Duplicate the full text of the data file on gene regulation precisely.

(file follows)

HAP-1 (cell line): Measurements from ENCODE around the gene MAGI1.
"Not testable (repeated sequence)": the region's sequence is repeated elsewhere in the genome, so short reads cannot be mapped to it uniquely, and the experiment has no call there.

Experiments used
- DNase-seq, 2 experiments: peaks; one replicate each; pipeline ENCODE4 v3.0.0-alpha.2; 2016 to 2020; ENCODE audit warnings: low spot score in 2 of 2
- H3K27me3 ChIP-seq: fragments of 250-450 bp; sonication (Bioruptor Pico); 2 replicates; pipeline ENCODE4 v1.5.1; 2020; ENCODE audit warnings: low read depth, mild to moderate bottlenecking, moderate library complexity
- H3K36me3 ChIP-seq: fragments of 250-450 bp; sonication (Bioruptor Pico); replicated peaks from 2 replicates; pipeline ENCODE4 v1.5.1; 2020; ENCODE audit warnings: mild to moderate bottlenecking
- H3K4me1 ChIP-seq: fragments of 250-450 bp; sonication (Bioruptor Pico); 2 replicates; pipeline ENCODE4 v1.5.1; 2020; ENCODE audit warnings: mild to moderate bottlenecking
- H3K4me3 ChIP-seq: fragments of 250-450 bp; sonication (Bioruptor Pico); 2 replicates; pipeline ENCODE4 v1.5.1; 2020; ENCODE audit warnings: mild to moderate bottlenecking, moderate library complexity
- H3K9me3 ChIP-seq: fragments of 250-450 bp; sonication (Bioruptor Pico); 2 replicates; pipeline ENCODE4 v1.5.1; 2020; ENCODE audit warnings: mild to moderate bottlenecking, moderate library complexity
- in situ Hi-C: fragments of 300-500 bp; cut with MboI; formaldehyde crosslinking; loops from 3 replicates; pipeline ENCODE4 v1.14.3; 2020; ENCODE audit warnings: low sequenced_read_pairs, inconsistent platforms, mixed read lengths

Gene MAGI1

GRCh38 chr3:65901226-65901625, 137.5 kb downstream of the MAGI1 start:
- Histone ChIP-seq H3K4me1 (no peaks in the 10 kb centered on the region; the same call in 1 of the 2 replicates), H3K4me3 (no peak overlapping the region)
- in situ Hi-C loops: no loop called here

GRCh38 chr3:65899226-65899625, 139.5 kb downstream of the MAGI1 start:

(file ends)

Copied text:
HAP-1 (cell line): Measurements from ENCODE around the gene MAGI1.
"Not testable (repeated sequence)": the region's sequence is repeated elsewhere in the genome, so short reads cannot be mapped to it uniquely, and the experiment has no call there.

Experiments used
- DNase-seq, 2 experiments: peaks; one replicate each; pipeline ENCODE4 v3.0.0-alpha.2; 2016 to 2020; ENCODE audit warnings: low spot score in 2 of 2
- H3K27me3 ChIP-seq: fragments of 250-450 bp; sonication (Bioruptor Pico); 2 replicates; pipeline ENCODE4 v1.5.1; 2020; ENCODE audit warnings: low read depth, mild to moderate bottlenecking, moderate library complexity
- H3K36me3 ChIP-seq: fragments of 250-450 bp; sonication (Bioruptor Pico); replicated peaks from 2 replicates; pipeline ENCODE4 v1.5.1; 2020; ENCODE audit warnings: mild to moderate bottlenecking
- H3K4me1 ChIP-seq: fragments of 250-450 bp; sonication (Bioruptor Pico); 2 replicates; pipeline ENCODE4 v1.5.1; 2020; ENCODE audit warnings: mild to moderate bottlenecking
- H3K4me3 ChIP-seq: fragments of 250-450 bp; sonication (Bioruptor Pico); 2 replicates; pipeline ENCODE4 v1.5.1; 2020; ENCODE audit warnings: mild to moderate bottlenecking, moderate library complexity
- H3K9me3 ChIP-seq: fragments of 250-450 bp; sonication (Bioruptor Pico); 2 replicates; pipeline ENCODE4 v1.5.1; 2020; ENCODE audit warnings: mild to moderate bottlenecking, moderate library complexity
- in situ Hi-C: fragments of 300-500 bp; cut with MboI; formaldehyde crosslinking; loops from 3 replicates; pipeline ENCODE4 v1.14.3; 2020; ENCODE audit warnings: low sequenced_read_pairs, inconsistent platforms, mixed read lengths

Gene MAGI1

GRCh38 chr3:65901226-65901625, 137.5 kb downstream of the MAGI1 start:
- Histone ChIP-seq H3K4me1 (no peaks in the 10 kb centered on the region; the same call in 1 of the 2 replicates), H3K4me3 (no peak overlapping the region)
- in situ Hi-C loops: no loop called here

GRCh38 chr3:65899226-65899625, 139.5 kb downstream of the MAGI1 start: